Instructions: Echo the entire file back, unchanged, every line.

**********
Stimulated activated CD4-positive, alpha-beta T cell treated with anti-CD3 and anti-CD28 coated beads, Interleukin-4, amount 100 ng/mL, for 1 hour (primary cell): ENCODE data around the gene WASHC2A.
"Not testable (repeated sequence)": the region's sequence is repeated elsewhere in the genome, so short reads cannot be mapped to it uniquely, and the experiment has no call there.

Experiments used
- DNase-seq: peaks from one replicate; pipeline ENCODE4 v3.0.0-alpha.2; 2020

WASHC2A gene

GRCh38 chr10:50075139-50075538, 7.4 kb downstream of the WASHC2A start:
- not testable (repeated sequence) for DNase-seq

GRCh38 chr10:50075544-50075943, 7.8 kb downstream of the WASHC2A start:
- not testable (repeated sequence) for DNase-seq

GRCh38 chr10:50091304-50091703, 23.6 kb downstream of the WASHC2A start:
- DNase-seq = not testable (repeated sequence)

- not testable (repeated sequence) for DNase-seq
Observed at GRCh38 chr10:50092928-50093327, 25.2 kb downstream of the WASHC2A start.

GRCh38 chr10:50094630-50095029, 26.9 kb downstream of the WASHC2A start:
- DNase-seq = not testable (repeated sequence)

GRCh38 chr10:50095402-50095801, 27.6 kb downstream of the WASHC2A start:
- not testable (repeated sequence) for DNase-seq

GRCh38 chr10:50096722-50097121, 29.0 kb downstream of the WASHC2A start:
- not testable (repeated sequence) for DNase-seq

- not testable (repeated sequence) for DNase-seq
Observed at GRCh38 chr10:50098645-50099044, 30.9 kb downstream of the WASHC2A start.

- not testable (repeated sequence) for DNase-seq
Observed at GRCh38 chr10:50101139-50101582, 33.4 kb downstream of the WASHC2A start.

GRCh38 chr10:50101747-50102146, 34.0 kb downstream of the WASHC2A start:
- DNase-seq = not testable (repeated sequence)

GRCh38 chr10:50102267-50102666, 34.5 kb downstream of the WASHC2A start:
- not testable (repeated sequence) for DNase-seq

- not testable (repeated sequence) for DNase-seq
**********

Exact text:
Stimulated activated CD4-positive, alpha-beta T cell treated with anti-CD3 and anti-CD28 coated beads, Interleukin-4, amount 100 ng/mL, for 1 hour (primary cell): ENCODE data around the gene WASHC2A.
"Not testable (repeated sequence)": the region's sequence is repeated elsewhere in the genome, so short reads cannot be mapped to it uniquely, and the experiment has no call there.

Experiments used
- DNase-seq: peaks from one replicate; pipeline ENCODE4 v3.0.0-alpha.2; 2020

WASHC2A gene

GRCh38 chr10:50075139-50075538, 7.4 kb downstream of the WASHC2A start:
- not testable (repeated sequence) for DNase-seq

GRCh38 chr10:50075544-50075943, 7.8 kb downstream of the WASHC2A start:
- not testable (repeated sequence) for DNase-seq

GRCh38 chr10:50091304-50091703, 23.6 kb downstream of the WASHC2A start:
- DNase-seq = not testable (repeated sequence)

- not testable (repeated sequence) for DNase-seq
Observed at GRCh38 chr10:50092928-50093327, 25.2 kb downstream of the WASHC2A start.

GRCh38 chr10:50094630-50095029, 26.9 kb downstream of the WASHC2A start:
- DNase-seq = not testable (repeated sequence)

GRCh38 chr10:50095402-50095801, 27.6 kb downstream of the WASHC2A start:
- not testable (repeated sequence) for DNase-seq

GRCh38 chr10:50096722-50097121, 29.0 kb downstream of the WASHC2A start:
- not testable (repeated sequence) for DNase-seq

- not testable (repeated sequence) for DNase-seq
Observed at GRCh38 chr10:50098645-50099044, 30.9 kb downstream of the WASHC2A start.

- not testable (repeated sequence) for DNase-seq
Observed at GRCh38 chr10:50101139-50101582, 33.4 kb downstream of the WASHC2A start.

GRCh38 chr10:50101747-50102146, 34.0 kb downstream of the WASHC2A start:
- DNase-seq = not testable (repeated sequence)

GRCh38 chr10:50102267-50102666, 34.5 kb downstream of the WASHC2A start:
- not testable (repeated sequence) for DNase-seq

- not testable (repeated sequence) for DNase-seq